And you’re right, in many cases, the circumstances were such where it was impossible for the Israelis to kill all the men of age. One such occasion is related by Audeh Rantisi (author of “Blessed are the Peacemakers: The Story of a Palestinian Christian) when, in July 1948, as an 11 year old child, he and his family were expelled by force from Lydda (now Lod) along with perhaps 40,000 or more other Palestinians. In that case, his father and other men weren’t shot, one surmises, because executions on that scale weren’t practical – and also for political reasons. The great bulk of these killings were done under the radar of the West and with as little documentation as possible.

Rantisi and his family were forced on a “death march” as he calls it in the middle of the summer heat. He and his family made it to Ramallah. But many others weren’t so lucky. In one anecdote, he relates that in the evenings, after the day’s march, the Israelis forced the refugees to give up their money and the rest of their portable valuables. In one case that he observed a young man who objected to giving up his valuables was shot.

Other accounts of the expulsions detail the manner in which villages were emptied. One tactic was to murder an Arab farmer or two at night, surround the village and leave one road free for the villagers to flee.

Also other accounts tell of the Israeli or Yishuv soldiers rounding up the men of martial age, shooting them and evicting the women and children and older folk.
(see below for continuation)

Ronald said...

Regarding Israel’s human rights record, I suspect that you’re right with regard to Israel’s Jewish citizens. But what about Israel’s non Jewish citizens? Do you make the same claim that Israel holds a positive human rights record for the million Palestinian citizens of Israel and the 4-5 million or more in the Occupied Territories and Gaza.

Can you imagine the uproar if some country were to keep large numbers of Jews under decades long military occupation?

Yet, it’s true that in Arab countries, governments often treat their own citizens and their Palestinian residents more harshly then Israel generally treats its own Jewish citizens.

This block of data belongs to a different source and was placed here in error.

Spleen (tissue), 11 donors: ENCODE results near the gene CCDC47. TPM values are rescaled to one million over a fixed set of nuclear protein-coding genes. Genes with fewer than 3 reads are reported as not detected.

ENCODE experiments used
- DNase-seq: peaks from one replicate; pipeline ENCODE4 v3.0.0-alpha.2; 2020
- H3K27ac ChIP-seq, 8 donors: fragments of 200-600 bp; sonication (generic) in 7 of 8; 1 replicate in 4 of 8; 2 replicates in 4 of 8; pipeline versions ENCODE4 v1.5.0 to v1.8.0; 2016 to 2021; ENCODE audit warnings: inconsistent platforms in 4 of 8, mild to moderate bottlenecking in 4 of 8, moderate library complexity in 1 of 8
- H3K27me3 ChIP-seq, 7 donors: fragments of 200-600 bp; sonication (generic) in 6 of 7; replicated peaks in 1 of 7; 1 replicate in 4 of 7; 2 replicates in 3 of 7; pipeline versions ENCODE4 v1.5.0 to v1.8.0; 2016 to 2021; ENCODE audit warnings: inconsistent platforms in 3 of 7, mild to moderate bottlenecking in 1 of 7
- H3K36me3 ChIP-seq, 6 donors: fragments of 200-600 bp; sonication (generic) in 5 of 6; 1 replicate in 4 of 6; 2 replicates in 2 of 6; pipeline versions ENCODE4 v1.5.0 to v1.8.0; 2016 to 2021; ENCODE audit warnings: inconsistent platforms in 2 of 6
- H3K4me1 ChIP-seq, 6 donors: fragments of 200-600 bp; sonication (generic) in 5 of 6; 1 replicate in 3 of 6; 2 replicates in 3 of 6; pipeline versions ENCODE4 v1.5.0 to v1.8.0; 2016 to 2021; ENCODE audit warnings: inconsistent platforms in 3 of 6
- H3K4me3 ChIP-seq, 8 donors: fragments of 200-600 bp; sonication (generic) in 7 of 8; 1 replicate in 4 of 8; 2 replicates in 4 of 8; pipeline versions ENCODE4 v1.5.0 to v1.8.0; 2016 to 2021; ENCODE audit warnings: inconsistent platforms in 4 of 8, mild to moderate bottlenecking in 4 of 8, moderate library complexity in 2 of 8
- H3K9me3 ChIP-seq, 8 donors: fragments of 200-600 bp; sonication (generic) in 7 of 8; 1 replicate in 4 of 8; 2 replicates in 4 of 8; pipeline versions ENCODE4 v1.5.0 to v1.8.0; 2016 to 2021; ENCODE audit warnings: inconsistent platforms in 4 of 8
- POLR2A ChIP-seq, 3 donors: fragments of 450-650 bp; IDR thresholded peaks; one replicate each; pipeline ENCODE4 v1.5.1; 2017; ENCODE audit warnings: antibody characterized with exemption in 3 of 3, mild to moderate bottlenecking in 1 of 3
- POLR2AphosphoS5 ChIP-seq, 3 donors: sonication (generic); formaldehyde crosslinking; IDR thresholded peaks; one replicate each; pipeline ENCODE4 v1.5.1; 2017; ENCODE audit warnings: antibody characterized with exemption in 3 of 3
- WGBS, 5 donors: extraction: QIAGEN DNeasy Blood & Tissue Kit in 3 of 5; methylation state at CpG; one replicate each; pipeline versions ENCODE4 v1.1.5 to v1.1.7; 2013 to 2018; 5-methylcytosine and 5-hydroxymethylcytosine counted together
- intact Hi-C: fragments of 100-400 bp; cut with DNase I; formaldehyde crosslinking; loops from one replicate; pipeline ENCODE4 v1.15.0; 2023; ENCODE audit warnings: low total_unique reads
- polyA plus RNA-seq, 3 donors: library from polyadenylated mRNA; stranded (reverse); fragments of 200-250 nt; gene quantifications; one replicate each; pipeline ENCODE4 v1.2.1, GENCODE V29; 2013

But it may be useful to unpack how much of this harsher treatment is directly attributable to Israel. For example in Jordan, Egypt and Syria many militants are jailed and tortured because the government fears that otherwise they will be involved in anti Israel actions – even (or especially) non violent activities. The Arab governments act severely because of Israel’s inclination for harsh and non discriminatory retaliation. A well known example is the Qibya massacre of 1953 led by Ariel Sharon.

You write:

The Syrians probably should have considered the possible consequences of losing when they fired artillery from the Golan heights at the civilians in Israel.

This points to another widely held Israeli myth. Moshe Dayan himself debunked this “official story.” What really happened is that under the pretext of police forces, the Israelis would bring soldiers and armoured vehicles to the demilitarized zone below the Heights to force out the Syrian farmers who by the terms of agreements were allowed to farm their land near Israeli farms. Such incursions were occasionally and ineffectively met by desultory shelling by the Syrians from the Golan Heights to try and protect their people. These incidents had nothing to do with the capture of the Golan Heights in 1967, but were later successfully used as justification for Israel’s land grab and the expulsion of more than 90,000 people.

By the way, Lyndon Johnson explicitly warned Israel not to attack the Golan Heights during the 1967 War since Syria had not entered the war. Some (including me) theorize that the reason that the Israelis attacked and tried (unsuccessfully) to sink the U.S. intelligence ship, the Liberty, the day before the attack on the Golan Heights was because the Israelis understood that the Liberty could monitor Israeli communications in real time and so would be able to document the Israeli attack.

Ronald said...

You write:

Some of the Arabs in Israel weren't attacking and got caught up in the general expulsion, but others were helping the Arab armies try to exterminate the Jews.

I appreciate your acknowledgment that some Arabs “weren’t attacking” and so presumably were legitimate refugees. You continue: “helping the Arab armies try to exterminate the Jews.”

But this is also myth. The strongest of the Arab armies was Jordan and Jordan from the beginning was always collaborating with Israel. In early 1948 Jordan and the Yishuv leadership came close to an agreement where Jordan would recognize the November 1947 UN Partition Resolution in return for allowing Jordan control of the West Bank. (In the last of these failed negotiations, Gilda Meir disguised herself as a man in order to pass through Jordanian checkpoints.) Thus Jordan was prepared not to go to war if an agreement could be reached.

So why was there a 1948 war? Basically because the Yishuv/Israeli leadership, led by Ben Gurion understood that without war, the UN Partition agreement would have left about half a million Palestinians in the new state of Israel, resulting in an approximately 50-50 split of Jews and non Jews. In that case it would have been more difficult to discriminate against the Arabs, not to mention steal their land etc.

There was also the other matter of the 300,000 Palestinians that Israel had already expelled before May 14, 1948, from the north, places like Haifa, Safed, and elsewhere, such as in West Jerusalem (among whom was Edward Said and his family) as the British left those areas to the tender mercies of the Jews.